Public pressure helps kill bill raising property tax cap

Senate passes Padden bill to help pollinators

Note: The following e-newsletter was sent to Sen. Padden’s subscribers February 15, 2024. To subscribe to Sen. Padden’s newsletter, click here.

Dear friends and neighbors,

A key deadline has been reached as the 2024 legislative session enters its final three weeks.

Tuesday was “Senate floor cutoff,” the last day for the Senate to vote on bills that originated in our chamber. Bills that are considered necessary to implement the upcoming state supplemental operating, capital and transportation budgets are exempt from it, meaning we may consider them anytime before the Legislature adjourns March 7.

Now the session shifts into its next phase, in which the Senate is again devoting much of its time to committee meetings, and public hearings on bills passed by the House prior to its own floor cutoff.

Many bills, both good and bad, “die” when floor cutoff arrives due to a lack of support. Those that died include what many Republicans viewed as the worst bill of this session: Senate Bill 5770, which would have tripled the allowable growth rate of annual property taxes collected by local governments in Washington.

Cities, counties and other local governments currently may collect an additional 1% annually in property tax without having to seek voter approval. This limit was set by the voters in 2001’s Initiative 747 and confirmed by the Legislature in 2007, after I-747 was invalidated by the state Supreme Court. SB 5770 would have raised the annual cap from 1% to 3%. The most recent estimate provided by our budget and tax policy expert was that SB 5770 would cost Washington taxpayers $6 billion over 12 years and would compound from there.

The Legislative Building rotunda.

When SB 5770 received a public hearing in the Senate Ways and Means Committee a few weeks ago, more than 9,300 people signed in to testify. Over 92% of them were against the bill, a clear sign of how unpopular it is with Washingtonians.

Despite the strong public opposition to the tax increase, Democrats on the Ways and Means Committee passed it out anyway. However, a continuous wave of calls and emails to senators demanding that the bill not be passed led the prime sponsor of SB 5770, 43rd District Senator Jamie Pedersen of Seattle, to announce late last week he would not seek further passage of the bill this session.

This is a huge win for taxpayers! But don’t be surprised if Democrats bring this bill back next year or sometime in the future.     

If you have questions about how to participate in state government this year or thoughts to share on anything in this e-newsletter, please give me a call or send me an email. 

Thank you, as always, for the honor of representing you in Olympia!

Best Regards,

Senator Mike Padden

Senate budgets to be considered soon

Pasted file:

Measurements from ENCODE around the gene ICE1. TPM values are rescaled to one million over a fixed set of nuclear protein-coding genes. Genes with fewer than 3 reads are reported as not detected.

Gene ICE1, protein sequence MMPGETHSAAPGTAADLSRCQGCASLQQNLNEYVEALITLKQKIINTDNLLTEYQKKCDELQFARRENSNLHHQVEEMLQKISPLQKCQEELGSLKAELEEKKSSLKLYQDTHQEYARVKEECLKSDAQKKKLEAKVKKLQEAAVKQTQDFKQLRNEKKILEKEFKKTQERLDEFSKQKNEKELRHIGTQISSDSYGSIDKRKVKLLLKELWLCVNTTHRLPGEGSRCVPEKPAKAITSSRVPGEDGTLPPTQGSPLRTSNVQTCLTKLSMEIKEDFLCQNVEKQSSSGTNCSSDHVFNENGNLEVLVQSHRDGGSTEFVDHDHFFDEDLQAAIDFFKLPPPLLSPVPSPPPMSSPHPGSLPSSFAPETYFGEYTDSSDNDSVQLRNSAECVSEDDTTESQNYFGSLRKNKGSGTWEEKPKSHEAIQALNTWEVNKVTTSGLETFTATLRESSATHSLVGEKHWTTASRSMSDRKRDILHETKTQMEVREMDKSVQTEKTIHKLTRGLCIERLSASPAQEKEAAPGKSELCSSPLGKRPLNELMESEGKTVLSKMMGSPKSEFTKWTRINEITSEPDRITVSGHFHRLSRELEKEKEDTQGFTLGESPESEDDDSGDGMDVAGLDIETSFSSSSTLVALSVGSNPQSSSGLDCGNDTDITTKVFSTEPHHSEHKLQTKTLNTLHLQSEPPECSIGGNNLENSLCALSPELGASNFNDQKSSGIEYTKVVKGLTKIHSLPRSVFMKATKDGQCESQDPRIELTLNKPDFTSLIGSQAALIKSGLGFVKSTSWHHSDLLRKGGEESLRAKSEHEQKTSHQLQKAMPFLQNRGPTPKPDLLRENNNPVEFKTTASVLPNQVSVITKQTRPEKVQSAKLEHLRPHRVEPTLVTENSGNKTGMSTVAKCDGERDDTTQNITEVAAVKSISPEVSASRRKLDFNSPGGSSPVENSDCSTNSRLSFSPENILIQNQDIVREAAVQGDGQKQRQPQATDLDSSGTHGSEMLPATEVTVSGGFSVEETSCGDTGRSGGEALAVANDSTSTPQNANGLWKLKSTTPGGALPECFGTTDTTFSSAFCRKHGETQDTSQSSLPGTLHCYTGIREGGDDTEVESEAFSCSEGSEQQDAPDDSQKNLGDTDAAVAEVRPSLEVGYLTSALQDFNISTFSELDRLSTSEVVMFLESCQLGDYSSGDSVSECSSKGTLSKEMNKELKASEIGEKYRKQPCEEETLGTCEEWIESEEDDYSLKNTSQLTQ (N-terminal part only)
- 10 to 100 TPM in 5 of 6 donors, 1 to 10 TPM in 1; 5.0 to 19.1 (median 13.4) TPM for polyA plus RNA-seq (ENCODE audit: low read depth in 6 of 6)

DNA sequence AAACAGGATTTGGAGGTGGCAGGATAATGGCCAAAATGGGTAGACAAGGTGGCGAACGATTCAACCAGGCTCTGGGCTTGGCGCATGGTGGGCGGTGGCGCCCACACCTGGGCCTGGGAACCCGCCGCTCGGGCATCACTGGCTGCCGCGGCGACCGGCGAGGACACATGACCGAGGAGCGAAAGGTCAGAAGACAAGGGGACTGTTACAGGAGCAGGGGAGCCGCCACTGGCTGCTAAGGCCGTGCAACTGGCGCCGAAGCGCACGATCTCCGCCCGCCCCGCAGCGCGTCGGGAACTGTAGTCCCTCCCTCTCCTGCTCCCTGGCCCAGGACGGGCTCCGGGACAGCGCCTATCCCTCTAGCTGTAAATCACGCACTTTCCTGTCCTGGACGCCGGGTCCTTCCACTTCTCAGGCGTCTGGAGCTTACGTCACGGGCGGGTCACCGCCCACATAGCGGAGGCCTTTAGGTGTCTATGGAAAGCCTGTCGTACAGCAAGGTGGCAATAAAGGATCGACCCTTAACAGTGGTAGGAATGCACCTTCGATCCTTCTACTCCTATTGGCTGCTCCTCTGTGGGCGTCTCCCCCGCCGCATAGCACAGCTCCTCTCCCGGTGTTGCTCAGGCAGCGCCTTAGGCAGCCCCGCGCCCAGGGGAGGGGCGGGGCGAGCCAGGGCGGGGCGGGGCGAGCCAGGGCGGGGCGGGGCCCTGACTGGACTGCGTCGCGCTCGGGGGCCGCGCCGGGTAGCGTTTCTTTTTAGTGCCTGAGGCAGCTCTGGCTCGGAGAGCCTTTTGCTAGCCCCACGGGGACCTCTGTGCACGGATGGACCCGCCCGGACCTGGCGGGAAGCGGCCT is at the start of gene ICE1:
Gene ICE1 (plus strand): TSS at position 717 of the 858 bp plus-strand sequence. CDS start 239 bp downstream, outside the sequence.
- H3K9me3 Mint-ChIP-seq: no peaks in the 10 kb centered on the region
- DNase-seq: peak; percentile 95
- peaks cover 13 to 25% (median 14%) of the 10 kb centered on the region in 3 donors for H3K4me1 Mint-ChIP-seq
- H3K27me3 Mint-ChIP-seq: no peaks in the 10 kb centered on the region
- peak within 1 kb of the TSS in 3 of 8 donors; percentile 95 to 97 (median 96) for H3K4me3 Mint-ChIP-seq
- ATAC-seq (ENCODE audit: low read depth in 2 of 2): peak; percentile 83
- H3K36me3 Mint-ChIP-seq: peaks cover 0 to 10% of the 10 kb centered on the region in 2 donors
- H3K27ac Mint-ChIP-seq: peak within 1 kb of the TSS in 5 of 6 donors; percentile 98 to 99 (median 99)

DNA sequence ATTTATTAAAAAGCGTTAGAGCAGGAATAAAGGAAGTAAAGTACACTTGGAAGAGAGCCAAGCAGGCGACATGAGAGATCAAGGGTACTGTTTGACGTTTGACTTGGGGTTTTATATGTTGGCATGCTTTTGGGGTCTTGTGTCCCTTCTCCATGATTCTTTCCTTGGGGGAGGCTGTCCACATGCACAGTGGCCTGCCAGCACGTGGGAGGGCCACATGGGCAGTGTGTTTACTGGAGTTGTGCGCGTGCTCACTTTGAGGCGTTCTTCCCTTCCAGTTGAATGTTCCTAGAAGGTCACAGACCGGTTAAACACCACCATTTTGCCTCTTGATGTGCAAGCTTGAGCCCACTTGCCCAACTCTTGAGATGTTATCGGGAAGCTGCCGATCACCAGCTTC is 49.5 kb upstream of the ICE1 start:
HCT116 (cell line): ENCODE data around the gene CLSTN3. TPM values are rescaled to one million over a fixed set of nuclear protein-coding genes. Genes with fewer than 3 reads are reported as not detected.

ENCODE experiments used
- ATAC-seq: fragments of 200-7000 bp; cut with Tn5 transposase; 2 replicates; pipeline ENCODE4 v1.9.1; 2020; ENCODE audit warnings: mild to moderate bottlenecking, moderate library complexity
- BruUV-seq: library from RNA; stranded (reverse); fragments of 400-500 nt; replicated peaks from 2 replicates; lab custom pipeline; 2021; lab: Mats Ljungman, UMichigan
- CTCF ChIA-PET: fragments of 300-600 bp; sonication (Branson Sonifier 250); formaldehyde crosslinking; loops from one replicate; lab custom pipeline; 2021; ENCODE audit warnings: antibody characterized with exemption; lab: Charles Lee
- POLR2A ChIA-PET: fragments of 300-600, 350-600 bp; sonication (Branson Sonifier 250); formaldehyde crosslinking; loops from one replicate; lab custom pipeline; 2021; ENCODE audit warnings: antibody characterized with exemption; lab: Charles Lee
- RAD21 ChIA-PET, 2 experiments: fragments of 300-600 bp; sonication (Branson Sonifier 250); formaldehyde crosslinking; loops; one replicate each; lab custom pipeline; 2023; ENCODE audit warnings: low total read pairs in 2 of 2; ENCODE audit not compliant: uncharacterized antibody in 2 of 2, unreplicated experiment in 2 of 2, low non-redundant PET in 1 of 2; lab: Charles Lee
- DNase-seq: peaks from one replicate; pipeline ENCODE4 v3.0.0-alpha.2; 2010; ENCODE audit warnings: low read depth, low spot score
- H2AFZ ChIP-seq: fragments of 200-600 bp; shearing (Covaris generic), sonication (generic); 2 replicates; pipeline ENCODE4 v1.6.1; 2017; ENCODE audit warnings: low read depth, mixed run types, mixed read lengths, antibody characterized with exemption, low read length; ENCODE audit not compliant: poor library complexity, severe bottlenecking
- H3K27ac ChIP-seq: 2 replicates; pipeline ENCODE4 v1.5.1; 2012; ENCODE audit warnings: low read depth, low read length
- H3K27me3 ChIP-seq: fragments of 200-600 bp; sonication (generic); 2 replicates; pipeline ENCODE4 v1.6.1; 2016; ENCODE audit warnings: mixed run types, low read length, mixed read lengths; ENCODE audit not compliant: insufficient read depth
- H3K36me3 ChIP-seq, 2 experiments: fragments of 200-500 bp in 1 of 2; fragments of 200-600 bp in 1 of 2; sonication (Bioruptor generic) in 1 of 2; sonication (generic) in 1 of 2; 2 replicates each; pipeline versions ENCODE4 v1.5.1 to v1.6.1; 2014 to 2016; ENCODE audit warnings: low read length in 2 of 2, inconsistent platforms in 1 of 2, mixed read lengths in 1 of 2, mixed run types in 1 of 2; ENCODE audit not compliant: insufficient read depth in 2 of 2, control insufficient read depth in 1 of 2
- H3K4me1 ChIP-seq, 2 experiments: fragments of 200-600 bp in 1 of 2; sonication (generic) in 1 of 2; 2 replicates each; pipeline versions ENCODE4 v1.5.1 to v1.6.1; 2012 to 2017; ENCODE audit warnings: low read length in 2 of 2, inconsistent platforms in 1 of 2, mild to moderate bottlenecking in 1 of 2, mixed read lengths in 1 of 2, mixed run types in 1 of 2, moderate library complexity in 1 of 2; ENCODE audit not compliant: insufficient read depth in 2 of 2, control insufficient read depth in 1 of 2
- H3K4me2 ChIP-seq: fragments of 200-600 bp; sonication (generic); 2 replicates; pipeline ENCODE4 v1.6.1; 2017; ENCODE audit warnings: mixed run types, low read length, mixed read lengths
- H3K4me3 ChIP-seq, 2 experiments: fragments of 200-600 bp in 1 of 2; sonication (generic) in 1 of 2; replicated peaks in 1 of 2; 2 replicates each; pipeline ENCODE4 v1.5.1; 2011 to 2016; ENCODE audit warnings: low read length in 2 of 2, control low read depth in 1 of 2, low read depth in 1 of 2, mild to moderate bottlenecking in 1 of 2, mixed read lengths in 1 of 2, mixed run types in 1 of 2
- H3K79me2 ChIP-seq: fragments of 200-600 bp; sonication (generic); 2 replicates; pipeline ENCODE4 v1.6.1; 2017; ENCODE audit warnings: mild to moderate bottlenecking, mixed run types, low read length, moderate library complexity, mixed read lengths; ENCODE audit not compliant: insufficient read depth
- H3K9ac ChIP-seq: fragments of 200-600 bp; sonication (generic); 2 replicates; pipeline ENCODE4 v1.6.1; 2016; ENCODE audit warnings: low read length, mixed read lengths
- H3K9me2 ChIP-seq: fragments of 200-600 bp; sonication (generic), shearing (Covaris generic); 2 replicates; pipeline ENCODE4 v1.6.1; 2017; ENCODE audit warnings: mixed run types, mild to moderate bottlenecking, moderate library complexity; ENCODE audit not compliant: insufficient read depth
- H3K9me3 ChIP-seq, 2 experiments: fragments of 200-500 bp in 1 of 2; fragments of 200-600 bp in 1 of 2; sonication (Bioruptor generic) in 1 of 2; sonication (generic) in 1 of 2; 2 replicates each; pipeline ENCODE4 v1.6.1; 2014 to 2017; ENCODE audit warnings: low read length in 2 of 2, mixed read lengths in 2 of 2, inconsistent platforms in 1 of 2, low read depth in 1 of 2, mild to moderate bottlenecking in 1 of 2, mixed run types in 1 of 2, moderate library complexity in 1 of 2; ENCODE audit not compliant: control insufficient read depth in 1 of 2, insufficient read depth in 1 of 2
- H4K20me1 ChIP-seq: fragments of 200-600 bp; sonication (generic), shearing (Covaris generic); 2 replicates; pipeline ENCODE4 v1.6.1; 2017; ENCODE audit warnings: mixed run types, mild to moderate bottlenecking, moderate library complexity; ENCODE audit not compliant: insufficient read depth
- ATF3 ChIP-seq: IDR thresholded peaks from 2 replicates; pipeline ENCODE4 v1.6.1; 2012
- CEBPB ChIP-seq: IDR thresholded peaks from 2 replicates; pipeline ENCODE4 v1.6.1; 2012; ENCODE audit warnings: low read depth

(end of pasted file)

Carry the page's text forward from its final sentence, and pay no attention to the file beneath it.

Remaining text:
This is the time of the legislative session when state budget proposals are unveiled and considered. 

The Senate is expected to unveil its supplemental operating, capital and transportation budget proposals over the next several days after budget writers have worked closely with Senate staff the past several weeks in crafting these spending plans. 

In fact, the Senate capital budget will receive its public hearing in the Senate Ways and Means Committee this afternoon.

The Senate operating and transportation budgets are expected to be unveiled early next week. 

Budget writers in the House of Representatives also will come out with their operating, capital and transportation budget proposals. After the Senate and House each passes its own versions of these three budgets, leaders from each chamber will meet to work on compromise versions for the Legislature to consider in the final week of session.  

Senate passes bill helping bees and other pollinators

A bill I introduced that was requested by a Mount Spokane High School student to help bees and other pollinators cleared the Senate this week.

The Senate voted 48-1 to pass Senate Bill 5934, a bipartisan measure that aims to promote the use of pollinator-friendly shrubs or bushes in landscaping. The proposal now goes to the House of Representatives for consideration.

During my floor speech on the measure, I told Senate colleagues how pollinators, including bees and butterflies, play a very important role in the pollination of crops, contributing to the production of fruits, vegetables and nuts. In fact, 75% of the world’s food supply depends on pollinators. Taking steps to protect and enhance pollinators is very important to the environment but also important to agriculture practices.

Mount Spokane High School senior Julia Costello approached me this past fall about sponsoring the bill.

Julia is a Girl Scout working to finish requirements to earn the Gold Award, which is equivalent to earning the Eagle Scout award as a Boy Scout. One of Julia’s Gold Award requirements is working with a legislator on sponsoring a bill. Julia made a compelling case why improving pollinators’ habitat is beneficial. I’m pleased the Senate passed this bill. Hopefully, Julia will be able to testify in person when this bill receives a public hearing in the House Local Government Committee on Tuesday next week.

In late January, Spokane Conservation District Director Vicki Carter sent a letter in support of SB 5934.    

Under the bill, a local government may encourage but need not require applicants for project or commercial-building permits to include pollinator-friendly plants in any landscaped area.   

UPDATE: Democrats still refuse to hold public hearings on the six initiatives